A lot of good has come out of listening to the Writing Excuses podcast for me. It's 12 seasons in, but each is only 15-20 minutes. It's easy to binge on while doing other stuff, though they do suggest starting with season 10 as it's a more directed, project start to finish, discussion than the other seasons.
User avatar
HungryP
 
Posts: 7
Joined: Mon Nov 27, 2017 12:10 pm


Re: Anyone want to talk about writing?

Postby Pyroriffic » Mon Nov 27, 2017 2:25 pm

I would also add that sometimes it doesn’t matter how much theory you read on how to write (good grief, that was an awkward sentence), it all counts for nothing if you don’t put it into practice. So write. Write, write, write.

How about I reinstigate something like the 600 word limit drabbles, complete with a word prompt?
I reject your reality and substitute it with my own.
User avatar
Pyroriffic
 
Posts: 1232
Joined: Tue Feb 08, 2011 12:23 am


Re: Anyone want to talk about writing?

Postby Xisor » Mon Nov 27, 2017 3:16 pm

Pyroriffic wrote:I would also add that sometimes it doesn’t matter how much theory you read on how to write (good grief, that was an awkward sentence), it all counts for nothing if you don’t put it into practice. So write. Write, write, write.

How about I reinstigate something like the 600 word limit drabbles, complete with a word prompt?


We were discussing that at the weekender. (Strictly, after the weekender in the dungeon of Pit & Pendulum.) I think we arrived at exactly that conclusion too.

Drabbles would be a great one, Pyro - it might even be enough to get my writing muscles some exercise!

----

As a self-hating 'theorist', feel free to disregard this... :lol:
"When my housemate puts his bike in the middle of the living room floor, I find that inordinately jarring, annoying and rude, but for me to refer to it as "genocide" would be incorrect." -Ath
xisor.wordpress
Xisor's Dice-o-matic Maiminator
User avatar
Xisor
Site Admin
 
Posts: 4867
Joined: Thu Mar 03, 2011 10:13 pm
Location: Canterbury


Re: Anyone want to talk about writing?

Postby Rob P » Mon Nov 27, 2017 7:58 pm

Thanks all.

Gav, thanks for the link.

HungryP, I also listen to Writing Excuses and agree.

Sarah, I think you are bang-on. I write far too little and find every excuse under the sun to procrastinate. Like Xisor, I think a drabbles would be great.
User avatar
Rob P
 
Posts: 1361
Joined: Fri Mar 04, 2011 8:09 pm


Re: Anyone want to talk about writing?

Postby Rob P » Sat Dec 02, 2017 3:16 pm

Okay, so this one is called 5,000 Word Per Hour: Writing Faster Writing Smarter by Chris Fox. https://www.amazon.co.uk/000-Words-Per- ... bc?ie=UTF8

Here is a brief summary of the main points:

(1) Plan what you are going to write so that when you write you are writing for the entire time.

Write a couple of paragraphs setting out the main points of the novel. The following questions should be answered:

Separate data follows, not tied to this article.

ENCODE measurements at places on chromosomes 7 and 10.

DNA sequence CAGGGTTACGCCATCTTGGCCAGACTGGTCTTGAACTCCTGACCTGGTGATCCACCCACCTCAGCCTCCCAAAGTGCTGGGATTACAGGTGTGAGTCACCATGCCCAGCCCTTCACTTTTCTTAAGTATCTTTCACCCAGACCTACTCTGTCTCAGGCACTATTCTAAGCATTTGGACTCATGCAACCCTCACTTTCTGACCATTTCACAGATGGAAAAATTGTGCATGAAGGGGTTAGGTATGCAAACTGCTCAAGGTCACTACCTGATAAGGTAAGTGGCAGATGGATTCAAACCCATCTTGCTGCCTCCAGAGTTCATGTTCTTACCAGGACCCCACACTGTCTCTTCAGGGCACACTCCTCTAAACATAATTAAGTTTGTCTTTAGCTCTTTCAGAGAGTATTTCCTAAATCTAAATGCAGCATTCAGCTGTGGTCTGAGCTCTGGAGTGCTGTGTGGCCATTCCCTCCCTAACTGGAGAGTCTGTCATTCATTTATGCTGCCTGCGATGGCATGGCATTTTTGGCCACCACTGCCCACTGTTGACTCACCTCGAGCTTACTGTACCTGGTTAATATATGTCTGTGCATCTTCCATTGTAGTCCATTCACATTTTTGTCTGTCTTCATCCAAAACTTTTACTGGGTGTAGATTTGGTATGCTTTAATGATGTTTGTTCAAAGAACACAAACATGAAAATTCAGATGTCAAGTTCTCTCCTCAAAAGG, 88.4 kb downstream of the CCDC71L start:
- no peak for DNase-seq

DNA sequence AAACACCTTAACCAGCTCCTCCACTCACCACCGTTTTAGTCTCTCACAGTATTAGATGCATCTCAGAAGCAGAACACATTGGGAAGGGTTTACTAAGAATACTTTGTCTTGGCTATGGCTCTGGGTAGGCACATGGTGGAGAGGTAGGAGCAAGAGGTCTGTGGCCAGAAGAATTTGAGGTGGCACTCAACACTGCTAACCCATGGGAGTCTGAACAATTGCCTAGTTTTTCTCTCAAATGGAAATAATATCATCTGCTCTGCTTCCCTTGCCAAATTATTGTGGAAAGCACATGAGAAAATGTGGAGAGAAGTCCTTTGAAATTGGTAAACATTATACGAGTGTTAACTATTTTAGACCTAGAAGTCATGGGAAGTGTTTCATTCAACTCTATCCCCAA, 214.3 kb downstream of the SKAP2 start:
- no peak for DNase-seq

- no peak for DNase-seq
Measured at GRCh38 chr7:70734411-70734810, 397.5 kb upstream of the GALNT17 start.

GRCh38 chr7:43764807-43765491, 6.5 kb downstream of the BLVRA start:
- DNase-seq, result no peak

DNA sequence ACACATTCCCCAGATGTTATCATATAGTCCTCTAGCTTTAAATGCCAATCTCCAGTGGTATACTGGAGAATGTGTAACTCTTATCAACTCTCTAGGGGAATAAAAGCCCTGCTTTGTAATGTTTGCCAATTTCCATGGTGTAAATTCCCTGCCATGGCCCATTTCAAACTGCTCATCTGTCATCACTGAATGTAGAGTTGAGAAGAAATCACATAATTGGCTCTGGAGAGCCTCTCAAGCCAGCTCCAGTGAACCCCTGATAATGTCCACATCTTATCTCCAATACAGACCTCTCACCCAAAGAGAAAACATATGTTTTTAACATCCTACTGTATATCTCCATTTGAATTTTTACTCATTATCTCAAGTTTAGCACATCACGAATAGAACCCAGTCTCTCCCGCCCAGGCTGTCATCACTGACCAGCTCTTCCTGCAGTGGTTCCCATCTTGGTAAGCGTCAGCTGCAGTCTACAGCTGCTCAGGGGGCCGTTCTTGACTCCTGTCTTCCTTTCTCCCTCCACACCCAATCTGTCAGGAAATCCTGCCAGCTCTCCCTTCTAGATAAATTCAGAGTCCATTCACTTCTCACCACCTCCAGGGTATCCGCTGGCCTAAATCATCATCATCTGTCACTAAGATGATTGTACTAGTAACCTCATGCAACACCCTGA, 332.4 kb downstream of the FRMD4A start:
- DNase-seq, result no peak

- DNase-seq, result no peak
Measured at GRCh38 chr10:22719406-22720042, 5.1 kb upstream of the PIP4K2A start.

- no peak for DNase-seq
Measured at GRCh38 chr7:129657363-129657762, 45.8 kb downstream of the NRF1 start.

(a) Who is the protagonist(s)?
(b) Who is the antagonist(s)?
(c) What is the major conflict between them?
(d) What is the ending?

It then mentioned, not unlike the story structure in one of my earlier posts, the 'story timeline'' pattern:

(i) The inciting incident which interrupts the protagonist's life.
(ii) The first doorway: once the hero steps through their world can never be the same.
(iii) The second doorway: once the hero steps through it the final confrontation with the antagonist begins.

He then recommends that you prepare your scene to include:

(a) Which characters will appear
(b) The time and place the scene appears in
(c) The major action that will occur
(d) The goal of the scene
(e) The emotions you're trying to evoke

(2) Do not edit as you go along. Just get it on the page no matter how terrible you might think it currently is. It's more important to complete what your writing in the first instance than the overall quality of any part (editing comes later). The logic is that people get so bogged down in perfect sentences that they lose the will to carry on and don't finish. If you need something earlier to change for the story to work, then write going forward as if the earlier stuff caters for this and note to update earlier on edit. There is also something about how when you come to proof what you've written you will notice consistent flaws in your writing and can then work to correct them.

(3) Mark a slot of time for writing each day and stick to it. Knock off your internet and any other distractions. Do 'micro-sprints' of writing and work up to full 'sprints'.

(4) Log your wordcount per day. There is an ios app (free with premium option) for this which is called something like 5KWPH or use a spreadsheet. This will mark progress.

(5) Learn to type faster or start using dictation software.

(6) Editing. Edit in one go at the end, not whilst creating first draft. Use notes created earlier to retrospectively tidy up changes made during first draft.

(7) Write with others - whether literally in the same space or through places like this so that friendly competition motivates you to write more.

The book goes on to outline reward systems and to recommend some other books by other authors relating to motivation, which pretty much tells you that this book is really about motivation and technique to keep the writing going rather than about the art of of writing or storytelling.

The weakness so far in this book from my point of view is that I don't have a problem writing sentences quickly or planning my time or devotion of time; my problem is actually turning my fiction ideas into coherent and lovely sentences. I'm competent at writing reports etc, but i'm in awe of well written sentences in fiction. Can this even be taught?

Erunanion - I would be interested to know if the 2k-10k book provides more useful tips.
User avatar
Rob P
 
Posts: 1361
Joined: Fri Mar 04, 2011 8:09 pm


Return to Board index

Return to Published Works

Who is online

Users browsing this forum: No registered users and 3 guests